But it still wasn't a pleasant afternoon for the right-hander.
"That's not me," Thomson said. "I am not that type of pitcher. I don't like to nibble and get my pitch count up. It was more or less me getting behind in the count. It was location. I wasn't getting strike one early in the count. I was getting ball one and ball two."
The Royals' offense didn't have a fine effort either, scoring just one run for the second straight game. It was the fewest runs the team has scored in back-to-back games since June 4-5 against the Rays. They missed several chances, including one with the bases loaded in the seventh.
"We just weren't able to do anything situationally," manager Buddy Bell said. "It's a problem that we have all year. Hopefully, the second half will be better with our situational hitting."
Thomson, though, put the team in an early hole. Last Monday, he baffled the high-octane Angels, tossing seven innings of two-run ball. He didn't walk a batter, didn't strikeout anyone and threw just 81 pitches. It was a different story against the White Sox, the worst offense in the American League.
"I would much rather have the outing that I had in Anaheim," Thomson said. "I was fighting an uphill battle all day to find my location and to find my rhythm. I threw more sinkers than offspeed pitches today. I know that if I am having a little trouble with my location than I have a little movement on the ball [and] I have a better chance of getting guys out. That didn't happen today."
Thomson pitched with men in scoring position in the first three innings, including a bases loaded situation in the first. With one out, A.J. Pierzynski missed a grand slam by a few feet. Thomson, though, rebounded to strike out Pierzynski and Tadahito Iguchi to end the threat.
He also worked around trouble in the second and third before permitting two runs in the fourth. Jimmy Gobble relieved Thomson after 87 pitches, 51 for strikes. Thomson also walked three batters -- his most in a game since July 4, 2006.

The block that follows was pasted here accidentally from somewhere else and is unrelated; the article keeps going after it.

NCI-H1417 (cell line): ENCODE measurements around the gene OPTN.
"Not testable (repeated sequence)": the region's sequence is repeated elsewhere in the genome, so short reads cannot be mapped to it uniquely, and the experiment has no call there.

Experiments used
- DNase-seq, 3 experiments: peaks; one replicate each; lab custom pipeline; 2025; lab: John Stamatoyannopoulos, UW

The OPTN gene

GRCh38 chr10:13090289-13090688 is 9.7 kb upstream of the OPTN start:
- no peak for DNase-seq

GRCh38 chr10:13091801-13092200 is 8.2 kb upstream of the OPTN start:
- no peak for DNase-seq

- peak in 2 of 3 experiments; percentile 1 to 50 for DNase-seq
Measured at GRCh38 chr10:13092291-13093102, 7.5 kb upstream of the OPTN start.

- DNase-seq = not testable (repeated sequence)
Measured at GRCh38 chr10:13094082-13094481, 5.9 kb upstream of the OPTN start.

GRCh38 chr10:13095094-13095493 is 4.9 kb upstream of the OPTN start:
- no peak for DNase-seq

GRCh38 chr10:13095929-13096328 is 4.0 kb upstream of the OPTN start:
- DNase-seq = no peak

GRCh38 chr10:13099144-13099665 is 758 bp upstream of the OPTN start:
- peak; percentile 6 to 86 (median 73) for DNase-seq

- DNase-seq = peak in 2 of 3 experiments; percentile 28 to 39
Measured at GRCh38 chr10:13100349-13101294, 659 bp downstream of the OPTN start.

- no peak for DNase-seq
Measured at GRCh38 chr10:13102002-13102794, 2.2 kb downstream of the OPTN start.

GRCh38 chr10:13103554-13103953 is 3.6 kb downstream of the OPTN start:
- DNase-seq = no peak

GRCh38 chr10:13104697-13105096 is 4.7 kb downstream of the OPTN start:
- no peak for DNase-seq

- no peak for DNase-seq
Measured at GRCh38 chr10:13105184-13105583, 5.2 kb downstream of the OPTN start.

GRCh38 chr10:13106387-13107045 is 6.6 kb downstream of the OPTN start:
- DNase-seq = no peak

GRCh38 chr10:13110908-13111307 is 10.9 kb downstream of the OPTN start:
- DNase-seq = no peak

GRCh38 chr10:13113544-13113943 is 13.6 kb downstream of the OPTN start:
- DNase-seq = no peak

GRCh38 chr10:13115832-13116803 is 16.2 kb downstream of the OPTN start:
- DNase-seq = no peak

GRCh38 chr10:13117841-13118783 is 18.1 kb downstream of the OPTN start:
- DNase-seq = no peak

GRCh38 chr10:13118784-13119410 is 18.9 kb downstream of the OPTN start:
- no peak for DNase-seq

"I think he was up with everything," Bell said. "He didn't throw many breaking balls. His stuff was still OK. He competed -- he made some pitches when he had to. With us not scoring any runs, his outing is probably is more exaggerated than anything else."
Exaggerated by a Royals' offense that had trouble with runners in scoring position the entire game. In the past month, KC has seen their offense awaken behind a barrage of clutch hits and late-inning RBI.
That wasn't the case against Jon Garland, the Royals' nemesis. Garland delivered seven innings of one-run ball. Painting the corners effectively, the right-hander improved to 15-5 lifetime and 8-1 in his last 11 starts against KC.
"A lot of it had to do with Garland," Bell said. "When Garland is on, he is going to make it tough on anybody. I don't think he was in the middle of the plate hardly ever. We didn't get many opportunities but when we did, we didn't make it easy on us because we were a little more overanxious to begin with."
No opportunity for the Royals was better than the seventh. With bases loaded and two outs, Esteban German battled Garland to a full count. German, the hottest hitter for the Royals this series (5-for-12), ripped a line drive up the middle.
The ball seemed headed for center field and a game-tying two-run single, but the ball glanced off Garland. Alex Cintron gloved the ball in front of second base and his throw beat German by half a step.
"Alex stayed right on it and made a great play for me," Garland said. "Huge, I think if he's safe, two score right there. I didn't happen to turn and see Pena to see if going home. I imagine he would. That's a tie ballgame right there."
Instead, it meant a loss for the Royals -- and Thomson.